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Seeking supervision: How the high court’s supervisory power can provide relief

July 10, 2017
By Michael A. Scodro
Michael A. Scodro is a partner in the Supreme Court and appellate practice at Mayer Brown. Previously, he served for more than six years as Illinois solicitor general. Scodro also teaches a seminar on the U.S. Supreme Court at the University of Chicago Law School and is the immediate past president of the Appellate Lawyers Association.

mscodro@mayerbrown.com

Many lawyers are familiar with the process for seeking discretionary review in the Illinois Supreme Court with a petition for leave to appeal, or PLA. Perhaps less familiar, however, is the Supreme Court’s authority to offer some relief from an adverse lower court judgment — without a full round of additional briefing — pursuant to the court’s supervisory power. This authority is broad-ranging and versatile, and attorneys are well-advised to consider it in weighing their options following a loss in the appellate court.

The Illinois Constitution vests the Supreme Court with “[g]eneral administrative and supervisory authority over all courts.” Ill. Const. 1970, Art. VI, Section16. And Rule 383 gives effect to that power with specific procedures for requesting supervisory relief.

Most commonly — although by no means exclusively — the Supreme Court exercises its supervisory authority in connection with the denial of a PLA. The court has explained that, while “[s]upervisory orders are … granted only in limited circumstances,” “[t]heir predominate use is to address issues which are brought to our attention in the context of petitions for leave to appeal, but which do not warrant full briefing, oral argument and issuance of an opinion.” People ex rel. Birkett v. Bakalis, 196 Ill. 2d 510, 512 (2001).

In 2015, the most recent year with available data, the Supreme Court denied the PLA while simultaneously granting some form of supervisory relief in 34 cases, a significant number when one considers that the court accepted only 56 PLAs that same year. Administrative Office of the Illinois Courts, 2015 Annual Report of the Illinois Courts: Statistical Summary 164.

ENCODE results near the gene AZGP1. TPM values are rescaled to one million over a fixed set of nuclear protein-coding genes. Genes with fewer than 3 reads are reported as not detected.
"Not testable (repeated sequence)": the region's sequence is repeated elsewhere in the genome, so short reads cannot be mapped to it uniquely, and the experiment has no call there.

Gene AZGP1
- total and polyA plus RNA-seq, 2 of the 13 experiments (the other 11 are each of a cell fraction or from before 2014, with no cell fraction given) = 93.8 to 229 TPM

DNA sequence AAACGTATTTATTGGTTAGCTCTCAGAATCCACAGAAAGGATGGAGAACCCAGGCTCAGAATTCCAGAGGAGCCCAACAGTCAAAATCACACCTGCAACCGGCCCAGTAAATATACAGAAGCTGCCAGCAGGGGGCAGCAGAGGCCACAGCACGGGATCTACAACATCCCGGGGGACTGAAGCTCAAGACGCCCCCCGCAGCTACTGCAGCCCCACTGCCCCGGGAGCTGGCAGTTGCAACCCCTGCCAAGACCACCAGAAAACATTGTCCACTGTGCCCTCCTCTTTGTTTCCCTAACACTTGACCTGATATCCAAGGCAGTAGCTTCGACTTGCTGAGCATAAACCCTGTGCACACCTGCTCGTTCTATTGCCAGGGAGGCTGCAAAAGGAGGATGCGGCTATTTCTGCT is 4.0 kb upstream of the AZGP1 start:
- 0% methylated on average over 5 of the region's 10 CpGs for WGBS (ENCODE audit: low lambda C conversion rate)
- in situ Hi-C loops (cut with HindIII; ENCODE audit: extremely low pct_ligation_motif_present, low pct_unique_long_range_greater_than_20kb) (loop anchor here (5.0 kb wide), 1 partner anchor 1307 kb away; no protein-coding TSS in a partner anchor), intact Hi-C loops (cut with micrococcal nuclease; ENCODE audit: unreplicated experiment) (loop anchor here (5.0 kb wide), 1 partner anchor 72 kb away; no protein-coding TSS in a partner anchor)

The court may exercise its supervisory power in any of several ways, and counsel should consider including an alternative request for supervisory relief in a PLA where appropriate. (On a practical note, “counsel should be aware that this request for supervisory relief should not be so designated on the cover of the petition for leave to appeal lest the court construe it as an improper request under Rule 383. Rather, counsel should include such relief as an alternative relief in the petition’s prayer.” Brad A. Elward, “Original Actions in the Illinois Supreme Court,” in IICLE, Illinois Civil Appeals: State & Federal Section 29.8 (2015 ed.)).

The court explains that it is most likely to exercise its supervisory authority “when a new opinion is released by this court or by the Supreme Court of the United States which appears to be dispositive of other cases pending before us on petitions for leave to appeal.” Birkett, 196 Ill. 2d at 512. In these instances, the court’s “normal practice is to exercise [its] supervisory authority to vacate the lower court’s judgment and remand for reconsideration in light of the new decision.” Id. at 512-13. This creates an opportunity for the alert litigant to use its PLA to seek the benefit of new, controlling authority issued shortly after a loss in the appellate court.

But the court may exercise its supervisory authority in other ways as well. Surveying supervisory orders issued in connection with the denial of a PLA over the past 12 months alone, one sees a range of additional uses — nearly all of them aimed at overcoming a threshold obstacle to merits review and requiring the appellate court to address the merits in the first instance.

One order, for example, required the appellate court to accept an untimely notice of appeal. People v. Petermon, 60 N.E.3d 868 (Sept. 28, 2016) (mem.). Another instructed the appellate court to allow a party “to file an amended and corrected brief” and “to set a new briefing schedule for the parties, and to resolve the appeal on the merits, if possible.” Zagarov v. Kraft Foods Global Inc., 2016 WL 7404180 (Nov. 23, 2016).

In yet another, where the appellate court had dismissed an appeal for lack of jurisdiction, the Supreme Court ordered the appellate court to vacate the dismissal and “consider the appeal on the merits.” Herdova v. Linden Oaks Hospital, 2017 WL 1192280 (March 29, 2017) (tbl.).

In the same vein, if the appellate court has declined to accept a discretionary interlocutory appeal, the Supreme Court may deny the ensuing PLA but order the appellate panel to hear the case. See Cheng v. Ford, 2016 WL 7404195 (Nov. 23, 2016) (mem.) (directing appellate court to accept interlocutory appeal under Rule 308); Rudesill v. Baby Fold, 60 N.E.3d 869 (Sep. 28, 2016) (mem.) (directing appellate court to accept interlocutory appeal under Rule 306).

In each of these cases, the court denied the PLA while still providing the petitioner with meaningful relief — an important reminder for counsel considering their next move following a loss on appeal.

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